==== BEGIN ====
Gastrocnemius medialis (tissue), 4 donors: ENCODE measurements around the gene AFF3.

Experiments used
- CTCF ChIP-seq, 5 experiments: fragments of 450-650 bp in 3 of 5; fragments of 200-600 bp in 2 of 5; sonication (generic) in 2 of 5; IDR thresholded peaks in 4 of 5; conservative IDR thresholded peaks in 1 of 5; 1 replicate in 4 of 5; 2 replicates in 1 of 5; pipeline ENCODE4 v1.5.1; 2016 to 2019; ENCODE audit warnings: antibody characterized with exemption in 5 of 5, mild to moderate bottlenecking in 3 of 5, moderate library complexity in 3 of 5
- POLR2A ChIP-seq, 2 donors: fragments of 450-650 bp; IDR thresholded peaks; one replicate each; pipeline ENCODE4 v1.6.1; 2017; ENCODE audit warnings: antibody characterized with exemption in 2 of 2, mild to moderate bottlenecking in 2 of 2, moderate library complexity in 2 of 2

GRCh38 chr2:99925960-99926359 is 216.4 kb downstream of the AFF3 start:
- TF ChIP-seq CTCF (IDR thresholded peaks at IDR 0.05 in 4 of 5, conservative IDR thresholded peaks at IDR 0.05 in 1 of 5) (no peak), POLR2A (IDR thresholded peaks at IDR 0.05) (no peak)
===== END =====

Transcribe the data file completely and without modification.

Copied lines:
Gastrocnemius medialis (tissue), 4 donors: ENCODE measurements around the gene AFF3.

Experiments used
- CTCF ChIP-seq, 5 experiments: fragments of 450-650 bp in 3 of 5; fragments of 200-600 bp in 2 of 5; sonication (generic) in 2 of 5; IDR thresholded peaks in 4 of 5; conservative IDR thresholded peaks in 1 of 5; 1 replicate in 4 of 5; 2 replicates in 1 of 5; pipeline ENCODE4 v1.5.1; 2016 to 2019; ENCODE audit warnings: antibody characterized with exemption in 5 of 5, mild to moderate bottlenecking in 3 of 5, moderate library complexity in 3 of 5
- POLR2A ChIP-seq, 2 donors: fragments of 450-650 bp; IDR thresholded peaks; one replicate each; pipeline ENCODE4 v1.6.1; 2017; ENCODE audit warnings: antibody characterized with exemption in 2 of 2, mild to moderate bottlenecking in 2 of 2, moderate library complexity in 2 of 2

GRCh38 chr2:99925960-99926359 is 216.4 kb downstream of the AFF3 start:
- TF ChIP-seq CTCF (IDR thresholded peaks at IDR 0.05 in 4 of 5, conservative IDR thresholded peaks at IDR 0.05 in 1 of 5) (no peak), POLR2A (IDR thresholded peaks at IDR 0.05) (no peak)